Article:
In our previous post, we spoke about the consumer psychology principles that work for clothing and fashion brands. The way customers of these businesses behave and what they want from an eCommerce site is quite different from the customers of furniture and home interior and décor products.
Furniture and home interiors are usually considered purchases, one that users spend a lot of time on. For these products, users tend to research about everything from brand and products to price, delivery time, and assembly. Which is unlike fashion, where many impulse purchases are made.
Therefore, a furnishing buyer is in a different mindspace and needs different motivation and persuasion techniques than a fashion buyer.
In this second post of our Consumer Psychology in Optimisation series, we talk about the psychological principles that have helped furniture and home interiors brands, based on our 6 years of data and experience in customer experience optimisation.
What You See Is All There Is, or WYSIATI, is a cognitive bias in which our brain makes a decision or takes an action based on what’s in front of it, ignoring things that are not immediately visible.
So users on your website decide to complete an action based just on what they can see on the page, without trying to look for further information that will help them complete that action.
This means that if all important information regarding a product, delivery, guarantees, etc. are not presented where the user can see them easily, they can drop off without completing a transaction.
Where to Use WYSIATI
We have successfully used WYSIATI in our experiments on the following pages for home interior brands:
Of these, we’ve made sure relevant information was visible to users at Checkout more than on any other page. This could be because factors such as delivery time, free delivery, complementary products, and value for money of the product are more important when buying furniture and home décor products.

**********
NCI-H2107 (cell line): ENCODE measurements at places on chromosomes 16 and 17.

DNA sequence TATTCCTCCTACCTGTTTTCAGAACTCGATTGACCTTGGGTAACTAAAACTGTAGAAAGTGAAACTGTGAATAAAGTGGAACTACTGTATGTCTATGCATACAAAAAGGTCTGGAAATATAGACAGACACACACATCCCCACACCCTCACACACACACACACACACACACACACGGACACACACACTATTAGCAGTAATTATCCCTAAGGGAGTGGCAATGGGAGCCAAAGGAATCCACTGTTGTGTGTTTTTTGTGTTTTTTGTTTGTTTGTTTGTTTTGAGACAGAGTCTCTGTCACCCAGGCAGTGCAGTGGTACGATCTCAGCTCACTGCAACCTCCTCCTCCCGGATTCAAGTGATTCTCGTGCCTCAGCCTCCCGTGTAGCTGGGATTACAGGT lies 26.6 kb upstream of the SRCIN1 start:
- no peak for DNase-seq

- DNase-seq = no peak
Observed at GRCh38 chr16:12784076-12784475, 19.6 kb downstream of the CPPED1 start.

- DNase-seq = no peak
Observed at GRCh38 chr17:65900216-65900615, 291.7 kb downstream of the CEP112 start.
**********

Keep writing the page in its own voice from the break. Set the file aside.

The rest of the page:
When to Use WYSIATI
For furnishing brands, giving all relevant and useful information is important when there are challenges such as:
We have seen 61% of the experiments conducted using WYSIATI improve conversion rates and average order values for our home interiors clients.
Here’s a case study where we used the principle of WYSIATI for a home furnishings client to improve filter functionality and increase its visibility and thereby deliver a better customer experience for a client.
Endowment Effect happens when people place a higher value on something they already have. This means that we are quite reluctant to give up what we have for what we could have or don’t yet have.
It is also called the principle of Loss Aversion, and it works very well when you can persuade the customers that they have something great in the basket that they don’t want to lose. Though this usually works the best with products that have a free trial period, we’ve also seen it work for home furnishing products.
Where to Use Endowment Effect
We have successfully used the principle of Loss Aversion in our experiments on the following pages for home furnishing brands:
Of these, the theory has worked the best on the checkout page. This is probably because by the time users have reached checkout, they have spent enough time with the product to really want to own it.
When to Use Endowment Effect
Use the Endowment Effect when users have already added products to the cart but show hesitation in completing the purchase. Find out what exactly is causing these hesitations through customer surveys and user interviews, so that you can solve each problem appropriately.